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It’s our job to spend the money

If I had to summarize my concerns regarding the current administration of WCC, the list would have to include (in no particular order):

  1. Voter avoidance for construction projects that have questionable academic value
  2. Use of operating funds for debt payments
  3. The issuance of a multi-million dollar no bid contract
  4. The cost of remedying building neglect
  5. The alarming increase in the size of the WCC administration since FY 2012
  6. The pursuit of risky revenue streams
  7. The deliberate misrepresentation of the size of WCC’s state appropriation and population growth projections in Washtenaw County
  8. Funding WCC’s construction loans using student fees
  9. The cost of maintaining and operating the Health and Fitness Center
  10. The proposal to build a hotel and convention center on campus

All of these things have a common thread: they all relate directly to Board decisions about how to spend the money. It’s really up to the Trustees to look out for the taxpaying public. It is the Board’s job to exercise oversight of the College’s finances, and to approve or reject spending requests.

In a 2014 MLive article regarding the faculty’s vote-of-no-confidence in WCC president Rose Bellanca, Trustee Richard Landau made the following statement:

“The board is by law required to scrutinize [financial] requests. The president explains them to us. There is no subterfuge,” he continued. “It’s our job to spend the money of the community college and we take that very seriously.”

How does the WCC Board spend the money?

The Board scrutinized the Administration’s request to build new buildings. The WCC President recently explained that the “Advanced Transportation Center” is just a name. The building is meant to house non-credit classes and provide event space. (Much like the Morris Lawrence Building – only somehow different.) The Board’s scrutiny of this financial request resulted in Board approval to borrow money to build a “classroom” building that has few classrooms and no faculty offices. Only one Board member had the guts to call this thing out for what it is.

The Board scrutinized the Administration’s request to borrow against the College’s General Fund. This puts the county taxpayers at an increased risk, should WCC ever default on its self-backed bond debts. The alternative would be to seek a special tax that will provide a separate revenue stream to pay WCC’s bond debt. It would preserve the College’s operating funds for – you know- operating expenses. In the past, this was the way the College financed construction. The result of this scrutiny was that certain Trustees advocated for shopping off the College’s construction loans to the students to avoid arousing the voters and/or to prevent their own personal tax bills from going up.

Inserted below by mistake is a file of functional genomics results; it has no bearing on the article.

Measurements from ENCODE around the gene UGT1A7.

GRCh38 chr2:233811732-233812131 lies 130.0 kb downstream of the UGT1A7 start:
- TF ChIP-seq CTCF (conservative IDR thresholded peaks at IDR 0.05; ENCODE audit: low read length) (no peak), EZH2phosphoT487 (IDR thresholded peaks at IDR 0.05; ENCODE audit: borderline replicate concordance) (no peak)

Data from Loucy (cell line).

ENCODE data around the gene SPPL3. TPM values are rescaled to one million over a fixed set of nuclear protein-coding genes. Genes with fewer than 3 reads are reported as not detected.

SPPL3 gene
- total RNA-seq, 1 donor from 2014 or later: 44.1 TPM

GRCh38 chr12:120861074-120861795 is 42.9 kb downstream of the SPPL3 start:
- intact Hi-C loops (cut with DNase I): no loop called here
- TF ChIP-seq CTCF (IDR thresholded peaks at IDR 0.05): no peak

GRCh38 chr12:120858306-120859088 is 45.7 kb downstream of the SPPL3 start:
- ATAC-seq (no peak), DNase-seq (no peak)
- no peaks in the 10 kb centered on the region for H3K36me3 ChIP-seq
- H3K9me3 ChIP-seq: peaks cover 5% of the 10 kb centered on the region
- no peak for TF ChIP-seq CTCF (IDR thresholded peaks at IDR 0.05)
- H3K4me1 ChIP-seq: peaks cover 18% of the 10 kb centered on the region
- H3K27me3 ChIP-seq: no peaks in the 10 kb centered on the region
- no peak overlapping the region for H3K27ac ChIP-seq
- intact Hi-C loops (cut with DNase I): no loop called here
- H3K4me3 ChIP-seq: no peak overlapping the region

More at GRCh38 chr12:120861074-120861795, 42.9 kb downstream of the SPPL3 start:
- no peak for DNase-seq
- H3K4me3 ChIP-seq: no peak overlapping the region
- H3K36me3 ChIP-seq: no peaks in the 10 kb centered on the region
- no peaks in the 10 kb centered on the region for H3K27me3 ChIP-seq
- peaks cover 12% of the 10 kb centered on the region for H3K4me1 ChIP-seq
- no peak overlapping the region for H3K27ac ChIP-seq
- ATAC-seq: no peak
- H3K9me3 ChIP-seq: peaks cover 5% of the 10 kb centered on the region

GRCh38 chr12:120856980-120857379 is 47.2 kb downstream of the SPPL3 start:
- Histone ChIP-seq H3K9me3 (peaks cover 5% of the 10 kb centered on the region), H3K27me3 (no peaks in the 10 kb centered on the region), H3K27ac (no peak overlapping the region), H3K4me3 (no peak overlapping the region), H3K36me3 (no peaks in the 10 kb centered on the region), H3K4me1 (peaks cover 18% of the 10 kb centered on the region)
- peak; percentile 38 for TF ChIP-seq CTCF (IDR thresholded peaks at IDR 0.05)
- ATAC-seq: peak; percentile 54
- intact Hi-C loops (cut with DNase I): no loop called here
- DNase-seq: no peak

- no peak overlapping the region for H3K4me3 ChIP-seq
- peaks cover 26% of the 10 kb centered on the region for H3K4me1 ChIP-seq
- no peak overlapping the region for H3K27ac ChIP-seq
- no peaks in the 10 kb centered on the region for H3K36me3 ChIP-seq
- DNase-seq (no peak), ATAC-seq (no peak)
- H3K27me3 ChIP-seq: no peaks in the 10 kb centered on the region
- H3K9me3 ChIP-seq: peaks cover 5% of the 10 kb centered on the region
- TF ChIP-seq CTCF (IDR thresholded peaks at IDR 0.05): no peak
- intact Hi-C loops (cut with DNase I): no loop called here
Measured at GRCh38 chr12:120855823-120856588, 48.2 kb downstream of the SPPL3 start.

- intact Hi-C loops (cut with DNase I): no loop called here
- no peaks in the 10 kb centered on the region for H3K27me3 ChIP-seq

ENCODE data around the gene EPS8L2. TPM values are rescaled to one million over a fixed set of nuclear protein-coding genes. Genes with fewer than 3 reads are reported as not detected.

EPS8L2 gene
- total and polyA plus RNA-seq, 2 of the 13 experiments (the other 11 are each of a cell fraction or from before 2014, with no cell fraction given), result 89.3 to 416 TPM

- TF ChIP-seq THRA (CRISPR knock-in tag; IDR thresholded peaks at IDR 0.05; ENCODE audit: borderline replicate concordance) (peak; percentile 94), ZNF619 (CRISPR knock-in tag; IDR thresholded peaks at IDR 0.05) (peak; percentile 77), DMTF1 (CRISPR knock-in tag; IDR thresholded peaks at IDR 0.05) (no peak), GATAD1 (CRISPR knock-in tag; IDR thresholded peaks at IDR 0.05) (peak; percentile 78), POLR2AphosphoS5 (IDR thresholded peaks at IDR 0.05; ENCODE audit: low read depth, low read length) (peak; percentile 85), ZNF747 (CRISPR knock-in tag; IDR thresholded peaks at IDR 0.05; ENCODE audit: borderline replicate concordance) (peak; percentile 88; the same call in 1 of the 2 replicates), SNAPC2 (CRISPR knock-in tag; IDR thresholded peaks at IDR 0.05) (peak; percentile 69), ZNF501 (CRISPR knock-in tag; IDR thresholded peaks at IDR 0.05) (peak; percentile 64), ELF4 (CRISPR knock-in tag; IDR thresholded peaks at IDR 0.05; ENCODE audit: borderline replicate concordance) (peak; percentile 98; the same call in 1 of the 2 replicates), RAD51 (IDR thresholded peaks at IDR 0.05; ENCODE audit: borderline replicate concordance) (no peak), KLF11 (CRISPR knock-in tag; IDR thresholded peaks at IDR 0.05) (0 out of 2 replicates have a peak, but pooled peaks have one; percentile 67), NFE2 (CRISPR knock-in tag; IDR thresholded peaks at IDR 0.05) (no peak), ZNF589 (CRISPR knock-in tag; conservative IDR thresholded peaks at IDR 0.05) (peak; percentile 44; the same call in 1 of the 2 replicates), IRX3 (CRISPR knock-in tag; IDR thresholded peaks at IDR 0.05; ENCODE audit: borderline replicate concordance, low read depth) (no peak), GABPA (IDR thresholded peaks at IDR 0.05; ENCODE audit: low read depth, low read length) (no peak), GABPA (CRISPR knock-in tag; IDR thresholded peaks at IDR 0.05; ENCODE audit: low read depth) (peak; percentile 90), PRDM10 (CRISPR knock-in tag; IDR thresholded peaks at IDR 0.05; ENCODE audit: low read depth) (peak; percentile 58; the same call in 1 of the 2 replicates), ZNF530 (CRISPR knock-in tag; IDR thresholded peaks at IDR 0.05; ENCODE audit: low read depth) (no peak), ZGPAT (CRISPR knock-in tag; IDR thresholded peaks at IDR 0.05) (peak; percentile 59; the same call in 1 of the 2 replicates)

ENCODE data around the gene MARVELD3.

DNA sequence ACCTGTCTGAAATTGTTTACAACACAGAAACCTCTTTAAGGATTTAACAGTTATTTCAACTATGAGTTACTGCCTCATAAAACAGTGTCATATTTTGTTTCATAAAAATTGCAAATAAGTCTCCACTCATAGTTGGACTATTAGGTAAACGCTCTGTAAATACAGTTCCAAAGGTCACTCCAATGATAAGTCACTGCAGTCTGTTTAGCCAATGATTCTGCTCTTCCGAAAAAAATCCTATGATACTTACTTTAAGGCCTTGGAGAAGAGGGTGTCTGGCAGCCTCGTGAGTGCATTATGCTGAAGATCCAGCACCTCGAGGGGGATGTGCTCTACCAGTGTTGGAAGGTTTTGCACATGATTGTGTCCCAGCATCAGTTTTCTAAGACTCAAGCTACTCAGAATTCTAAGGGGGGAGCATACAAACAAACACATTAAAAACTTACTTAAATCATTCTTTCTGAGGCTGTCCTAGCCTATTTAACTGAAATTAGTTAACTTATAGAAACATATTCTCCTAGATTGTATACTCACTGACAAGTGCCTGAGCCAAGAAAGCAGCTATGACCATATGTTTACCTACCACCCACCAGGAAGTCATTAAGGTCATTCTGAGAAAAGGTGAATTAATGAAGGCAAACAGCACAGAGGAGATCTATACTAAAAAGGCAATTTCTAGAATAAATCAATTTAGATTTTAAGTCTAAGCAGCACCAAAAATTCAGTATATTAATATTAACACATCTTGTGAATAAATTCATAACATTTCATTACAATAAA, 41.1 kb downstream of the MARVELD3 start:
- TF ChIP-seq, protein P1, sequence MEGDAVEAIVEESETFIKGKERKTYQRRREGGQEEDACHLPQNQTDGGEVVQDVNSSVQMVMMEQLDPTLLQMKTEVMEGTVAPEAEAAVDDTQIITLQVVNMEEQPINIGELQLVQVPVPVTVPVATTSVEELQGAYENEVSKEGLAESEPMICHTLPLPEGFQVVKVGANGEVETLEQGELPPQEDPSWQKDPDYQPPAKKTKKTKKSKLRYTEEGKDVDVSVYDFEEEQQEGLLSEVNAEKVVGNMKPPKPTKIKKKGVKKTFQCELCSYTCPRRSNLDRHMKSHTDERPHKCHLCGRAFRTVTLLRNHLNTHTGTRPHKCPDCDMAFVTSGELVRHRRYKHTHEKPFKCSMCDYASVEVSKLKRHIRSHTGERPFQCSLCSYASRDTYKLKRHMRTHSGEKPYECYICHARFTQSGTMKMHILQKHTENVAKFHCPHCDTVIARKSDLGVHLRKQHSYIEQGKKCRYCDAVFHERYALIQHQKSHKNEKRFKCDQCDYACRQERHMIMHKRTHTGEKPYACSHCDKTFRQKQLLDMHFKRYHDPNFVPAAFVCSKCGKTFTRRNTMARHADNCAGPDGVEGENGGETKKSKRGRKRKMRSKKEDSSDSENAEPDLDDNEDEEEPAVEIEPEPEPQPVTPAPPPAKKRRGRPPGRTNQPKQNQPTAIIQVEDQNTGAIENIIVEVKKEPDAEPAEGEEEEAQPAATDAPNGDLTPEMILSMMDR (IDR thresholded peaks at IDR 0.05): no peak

The Board scrutinized the Administration’s request to issue a $26M no-bid contract that eliminated 31 full-time jobs at the College. The College administration quietly worked on the plan to outsource IT for at least two years, despite public assurances that they were not considering this. The College Administration worked directly and exclusively with only one vendor for what amounts to common services. The result of Board scrutiny? No problems found!

Occasionally, the WCC Board “saves” money, too

The Board scrutinized the Administration’s plan to “save” money by not conducting required building maintenance. The result of the plan is that 50%-70% of the College’s planned capital spending in the next four fiscal years will be to correct neglect issues that could have been corrected much less expensively had they only been addressed earlier. The result of this scrutiny is borrowing more money against the general fund to address the astounding costs of building neglect.

The Board scrutinized the 32% increase in the size of the Administrative group since Rose Bellanca arrived. In comparison, the size of the faculty has increased by 1% during the same time period. The size of the Custodial and Maintenance group has decreased by 10.7% and the size of the clerical staff has decreased by 14.8%. Just so I’m being clear, the size of the administration grew by 57 people, while the Fall enrollment has dropped by 4.6% since Rose Bellanca showed up. The result of this scrutiny is that the Board has approved the administrative hiring spree without comment.

I could go on, but you get the point. “Board scrutiny” currently consists of the Administration making a financial request and “explaining things” to the Board. Then the Board signs off on whatever the request is.

In other words, there is no Board oversight taking place at WCC.

As Richard Landau put it – “It’s our job to spend the money of the community college and we take that very seriously.”

From the looks of it, they certainly do.

Photo Credit: 401(k) 2012, via